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Canadians describe Jew-hatred threat ‘as bad if not worse’ than in US

Melissa Lantsman, a member of the Canadian parliament, told JNS that hate crimes and bigotry against Jews had increased in the country by 150%.

A man waves a Palestinian flag during a Dec. 9, 2023 march in Toronto, Canada. Credit: Greg Finnegan/Shutterstock.
A man waves a Palestinian flag during a Dec. 9, 2023 march in Toronto, Canada. Credit: Greg Finnegan/Shutterstock.

Sadie-Rae Werner, a newly minted lawyer in Toronto, was walking by a Starbucks on her way to work in December when she saw a group of anti-Israel protesters. One offered her a leaflet, which Werner declined.

“She saw my Magen David and started shouting at me that I was perpetrating genocide,” Werner told JNS. “The short answer is that yes, we are worried. All the time.”

That and other instances where Werner has experienced antisemitism, or heard from friends and relatives who have been victims of Jew-hatred, have become much more common in Canada since Hamas’s Oct. 7 terror attack, per official statistics.

The Toronto Police Service announced on May 31 that hate crimes were up 47% from 2022 (248 incidents) to 2023 (365), “with global events contributing to the increase,” the police stated. The Toronto police said that antisemitic incidents were the most frequent kind of hate crimes in 2023, followed by hate crimes against gay people, black people and then Muslims. 

The Centre for Israel and Jewish Affairs noted that Jew-hatred made up 36% of hate crimes in Toronto and 80% of the city’s religion-based hate crimes in 2023. It added that Jews make up 4% of the Toronto population.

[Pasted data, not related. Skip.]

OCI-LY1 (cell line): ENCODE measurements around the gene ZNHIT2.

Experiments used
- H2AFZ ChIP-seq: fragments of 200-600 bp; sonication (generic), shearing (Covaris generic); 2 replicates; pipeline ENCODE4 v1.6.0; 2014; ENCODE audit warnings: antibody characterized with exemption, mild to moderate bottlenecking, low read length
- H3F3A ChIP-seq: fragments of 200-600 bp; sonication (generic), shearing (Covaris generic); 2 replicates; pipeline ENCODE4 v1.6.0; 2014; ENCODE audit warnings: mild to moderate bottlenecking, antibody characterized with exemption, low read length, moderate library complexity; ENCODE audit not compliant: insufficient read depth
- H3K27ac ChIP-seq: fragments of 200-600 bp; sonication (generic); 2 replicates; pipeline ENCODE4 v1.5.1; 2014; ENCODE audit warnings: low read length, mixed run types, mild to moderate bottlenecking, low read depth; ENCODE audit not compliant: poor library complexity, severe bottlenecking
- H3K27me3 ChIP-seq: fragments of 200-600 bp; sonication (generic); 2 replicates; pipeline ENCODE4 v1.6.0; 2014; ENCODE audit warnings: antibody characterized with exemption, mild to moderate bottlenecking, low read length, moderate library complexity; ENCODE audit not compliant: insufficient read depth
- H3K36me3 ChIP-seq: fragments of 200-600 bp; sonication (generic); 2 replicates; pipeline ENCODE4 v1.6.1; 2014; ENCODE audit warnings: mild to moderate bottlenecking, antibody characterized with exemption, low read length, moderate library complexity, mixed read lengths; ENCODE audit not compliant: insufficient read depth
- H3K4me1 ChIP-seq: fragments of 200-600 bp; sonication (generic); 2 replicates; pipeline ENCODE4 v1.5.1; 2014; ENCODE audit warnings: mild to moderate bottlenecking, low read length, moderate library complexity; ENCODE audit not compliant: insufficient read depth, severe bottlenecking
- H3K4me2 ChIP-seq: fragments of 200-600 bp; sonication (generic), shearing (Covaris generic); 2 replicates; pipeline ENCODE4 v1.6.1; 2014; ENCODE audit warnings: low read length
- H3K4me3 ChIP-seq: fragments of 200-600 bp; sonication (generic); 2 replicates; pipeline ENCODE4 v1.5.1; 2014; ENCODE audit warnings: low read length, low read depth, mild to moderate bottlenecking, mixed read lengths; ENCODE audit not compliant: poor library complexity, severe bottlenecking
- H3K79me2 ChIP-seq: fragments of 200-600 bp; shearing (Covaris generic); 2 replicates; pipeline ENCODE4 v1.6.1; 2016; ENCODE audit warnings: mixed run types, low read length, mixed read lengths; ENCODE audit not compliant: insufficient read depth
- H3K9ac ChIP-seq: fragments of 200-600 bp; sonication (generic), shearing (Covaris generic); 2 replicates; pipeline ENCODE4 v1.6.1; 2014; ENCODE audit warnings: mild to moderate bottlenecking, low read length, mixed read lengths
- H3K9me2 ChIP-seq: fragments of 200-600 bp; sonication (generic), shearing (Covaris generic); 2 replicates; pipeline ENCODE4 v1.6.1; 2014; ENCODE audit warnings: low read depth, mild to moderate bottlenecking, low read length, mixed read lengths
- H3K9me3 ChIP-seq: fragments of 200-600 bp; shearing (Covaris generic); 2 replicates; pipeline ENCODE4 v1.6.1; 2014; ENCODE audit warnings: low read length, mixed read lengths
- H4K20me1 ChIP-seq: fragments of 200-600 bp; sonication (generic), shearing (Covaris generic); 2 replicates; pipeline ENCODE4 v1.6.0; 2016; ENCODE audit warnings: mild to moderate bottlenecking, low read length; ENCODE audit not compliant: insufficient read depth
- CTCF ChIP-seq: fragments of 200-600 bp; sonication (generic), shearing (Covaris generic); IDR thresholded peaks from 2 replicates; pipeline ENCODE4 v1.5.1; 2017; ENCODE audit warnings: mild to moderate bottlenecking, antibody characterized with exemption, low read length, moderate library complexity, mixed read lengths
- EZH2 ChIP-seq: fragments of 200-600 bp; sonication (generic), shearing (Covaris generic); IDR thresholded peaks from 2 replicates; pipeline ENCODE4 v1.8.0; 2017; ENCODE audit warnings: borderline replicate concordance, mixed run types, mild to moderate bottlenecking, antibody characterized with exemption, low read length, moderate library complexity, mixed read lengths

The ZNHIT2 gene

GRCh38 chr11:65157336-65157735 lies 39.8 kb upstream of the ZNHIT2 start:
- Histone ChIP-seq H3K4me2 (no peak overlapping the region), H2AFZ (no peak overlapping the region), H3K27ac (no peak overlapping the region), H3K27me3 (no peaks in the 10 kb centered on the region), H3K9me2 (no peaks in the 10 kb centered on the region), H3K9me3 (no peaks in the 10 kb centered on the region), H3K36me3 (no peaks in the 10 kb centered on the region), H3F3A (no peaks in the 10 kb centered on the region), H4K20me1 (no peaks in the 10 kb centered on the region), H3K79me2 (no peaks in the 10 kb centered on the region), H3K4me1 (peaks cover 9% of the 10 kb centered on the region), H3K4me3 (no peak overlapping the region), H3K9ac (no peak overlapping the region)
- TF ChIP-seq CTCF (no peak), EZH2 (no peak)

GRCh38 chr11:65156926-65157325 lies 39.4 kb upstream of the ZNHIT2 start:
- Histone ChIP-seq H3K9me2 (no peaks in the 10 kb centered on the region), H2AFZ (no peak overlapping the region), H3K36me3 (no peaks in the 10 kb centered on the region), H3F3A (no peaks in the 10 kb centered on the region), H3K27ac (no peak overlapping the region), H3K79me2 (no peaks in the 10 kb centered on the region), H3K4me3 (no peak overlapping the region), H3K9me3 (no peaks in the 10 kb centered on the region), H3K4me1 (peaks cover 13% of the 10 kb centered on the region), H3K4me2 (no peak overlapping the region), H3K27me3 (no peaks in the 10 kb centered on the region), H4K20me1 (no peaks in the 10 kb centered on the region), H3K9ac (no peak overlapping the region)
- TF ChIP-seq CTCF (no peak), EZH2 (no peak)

“There aren’t any universal reporting standards or timeliness requirements, so most cities have only shared anecdotal numbers, but their official reports are not yet out,” Nicole Amiel, CIJA’s director of media relations, told JNS. Those reports are typically released in August, she said.

“We have seen that antisemitism and hate crimes overall have risen dramatically in Canada by 150%,” Melissa Lantsman, a Jewish Canadian parliamentarian and deputy leader of the Conservative Party, told JNS. 

“Canada’s conservatives unequivocally condemn any form of hate and antisemitism, and we believe in the need to protect Jewish communities,” Lantsman said. “We also firmly oppose the glorification of terror and the disturbing displays of antisemitism in demonstrations, including the targeting of Jewish businesses and Jewish students on campuses.”

The parliamentarian accused the Canadian government of making its “priorities clear,” putting “Canada offside with our allies” and said that Prime Minister Justin Trudeau “has proven that he puts his political interests ahead of doing the right thing.”

‘Not the United States’

Gil Troy, a distinguished scholar in North American history at McGill University in Montreal who now lives in Jerusalem, told JNS that Jew-hatred is worse in Canada than in the United States.

“Many Canadian Jews don’t feel the government, all the way up to the prime minister, has their backs. Many Canadian Jews don’t feel safe in their homes or on the street,” he said. “Many Canadian Jews can see that because Israel is less popular among Canadians than Israel is among Americans, the small but loud and rabid minority of Jew-haters feel emboldened.”

JNS asked Troy in what ways Canadian and U.S. cultures diverge.